Sovereign Lords

25 June 1792


It is good to hear from you again, no matter the reason. I am your brother, perhaps not by blood, but in all other meanings of the term.

I knew that you were well, per your last letter, and I assure you again, although you do not question it, that your trust is not misplaced. Rather, I appreciate being kept apprised of your matters, given that persons closer to your heart than I were left unaware of the same details.

Enclosed is a letter sent to me by your sister, who is well, albeit in low spirits. I beg you to allow me to tell her the truth, and moreover, to both pay a visit to you when travel becomes possible. I appeal to that part of your heart that still exists, despite your attempts at stifling it or cutting it out like some misguided surgeon. You cannot allow her to continue in her suffering.

The arrangements you requested are made, per the vow of kinship I made to you, and per the vows made to me over a blessed ring. Contrary to your instructions, I provided for the travel of a pair, because I trust that you will ignore your stubbornness and heed my advice—that traveling alone will prove far too dangerous for any man.

In return, I ask only for an acknowledgement of the above and a promise on our bond as brothers that you will take no risks beyond what is necessary to attain the object you require. Please also send correspondence following your return from your trip.

As ever,
C. Moynahan
word count: 270

Re: Sovereign Lords

27 July 1792


I am much cheered to learn that you have taken my advice and will not travel alone. You will not regret the company, I am certain.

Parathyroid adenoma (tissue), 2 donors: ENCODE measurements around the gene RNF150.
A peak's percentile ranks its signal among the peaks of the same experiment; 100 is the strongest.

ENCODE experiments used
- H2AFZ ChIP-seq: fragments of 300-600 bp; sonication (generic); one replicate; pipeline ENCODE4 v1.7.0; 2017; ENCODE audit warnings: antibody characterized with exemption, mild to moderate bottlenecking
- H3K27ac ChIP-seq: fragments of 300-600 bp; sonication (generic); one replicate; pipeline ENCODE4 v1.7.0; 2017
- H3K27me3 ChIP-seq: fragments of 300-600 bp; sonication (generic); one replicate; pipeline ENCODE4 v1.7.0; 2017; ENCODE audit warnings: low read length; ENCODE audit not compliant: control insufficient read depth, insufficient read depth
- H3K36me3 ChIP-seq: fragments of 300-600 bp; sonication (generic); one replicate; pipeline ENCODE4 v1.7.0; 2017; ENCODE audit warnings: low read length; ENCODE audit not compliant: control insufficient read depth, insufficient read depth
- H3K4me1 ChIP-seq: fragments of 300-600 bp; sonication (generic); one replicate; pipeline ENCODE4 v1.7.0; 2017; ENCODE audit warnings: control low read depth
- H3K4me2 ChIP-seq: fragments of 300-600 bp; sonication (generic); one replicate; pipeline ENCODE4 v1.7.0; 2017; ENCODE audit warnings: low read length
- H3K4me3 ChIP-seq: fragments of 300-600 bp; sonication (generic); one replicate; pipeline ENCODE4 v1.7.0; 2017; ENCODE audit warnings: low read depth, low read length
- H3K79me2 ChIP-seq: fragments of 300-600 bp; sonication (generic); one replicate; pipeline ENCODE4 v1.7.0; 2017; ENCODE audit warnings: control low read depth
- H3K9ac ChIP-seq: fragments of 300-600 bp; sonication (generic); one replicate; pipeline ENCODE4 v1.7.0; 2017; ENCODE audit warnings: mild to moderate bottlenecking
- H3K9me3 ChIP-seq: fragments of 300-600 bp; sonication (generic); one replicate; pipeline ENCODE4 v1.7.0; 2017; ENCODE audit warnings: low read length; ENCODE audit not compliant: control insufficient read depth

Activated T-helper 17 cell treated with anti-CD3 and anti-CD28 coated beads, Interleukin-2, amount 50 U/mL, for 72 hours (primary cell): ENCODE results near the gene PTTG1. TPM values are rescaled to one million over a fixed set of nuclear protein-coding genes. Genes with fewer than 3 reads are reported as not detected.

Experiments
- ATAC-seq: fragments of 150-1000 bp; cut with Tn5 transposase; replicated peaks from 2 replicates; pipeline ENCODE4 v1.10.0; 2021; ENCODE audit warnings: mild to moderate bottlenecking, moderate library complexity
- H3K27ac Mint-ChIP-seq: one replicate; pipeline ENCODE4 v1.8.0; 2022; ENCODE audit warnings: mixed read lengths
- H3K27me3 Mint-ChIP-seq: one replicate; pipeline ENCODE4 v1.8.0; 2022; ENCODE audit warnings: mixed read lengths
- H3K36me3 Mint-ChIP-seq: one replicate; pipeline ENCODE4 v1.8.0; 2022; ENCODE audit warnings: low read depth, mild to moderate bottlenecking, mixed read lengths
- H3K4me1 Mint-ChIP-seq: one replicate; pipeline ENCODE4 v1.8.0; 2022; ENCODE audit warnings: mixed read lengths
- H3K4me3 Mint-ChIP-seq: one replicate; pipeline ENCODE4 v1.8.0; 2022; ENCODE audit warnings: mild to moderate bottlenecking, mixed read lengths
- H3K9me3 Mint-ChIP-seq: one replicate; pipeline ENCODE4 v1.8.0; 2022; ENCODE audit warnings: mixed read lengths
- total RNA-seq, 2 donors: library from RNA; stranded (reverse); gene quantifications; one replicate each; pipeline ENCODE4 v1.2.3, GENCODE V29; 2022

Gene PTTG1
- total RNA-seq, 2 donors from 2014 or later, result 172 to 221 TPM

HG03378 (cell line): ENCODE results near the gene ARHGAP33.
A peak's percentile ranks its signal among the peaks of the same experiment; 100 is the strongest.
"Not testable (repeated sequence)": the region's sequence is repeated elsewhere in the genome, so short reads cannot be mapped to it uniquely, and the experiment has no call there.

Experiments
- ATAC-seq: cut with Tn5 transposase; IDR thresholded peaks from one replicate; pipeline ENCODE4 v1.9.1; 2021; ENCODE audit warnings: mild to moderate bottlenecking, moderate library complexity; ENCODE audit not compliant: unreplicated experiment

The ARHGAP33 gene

Yet my cheer is even greater upon reading that you would welcome a visit from your sister. I will speak with her and arrange a visit following your return to Venice.

I hope you will receive this note before you leave, but if not, I am certain you are already aware of my gratitude and my worry over your safety. I will expect a letter confirming your good health.

My wife sends her greetings… or something of that nature.

word count: 110

Re: Sovereign Lords

25 August 1792


Today I received a letter from Lord Castle assuring me that you have returned safely, albeit a bit worse for wear. I have written him a note of thanks for the update.

By the time you receive this letter, you will have recovered, I am certain. I suspect Lord Castle was a bit charitable in explaining your condition, but all the same, I have faith in your ability to overcome, and in your stubbornness. As you have always reminded me, you shall not die on land.

Do not feel obliged to write me immediately, but only when you are in better health and have the ability to do so.

As ever,
word count: 116
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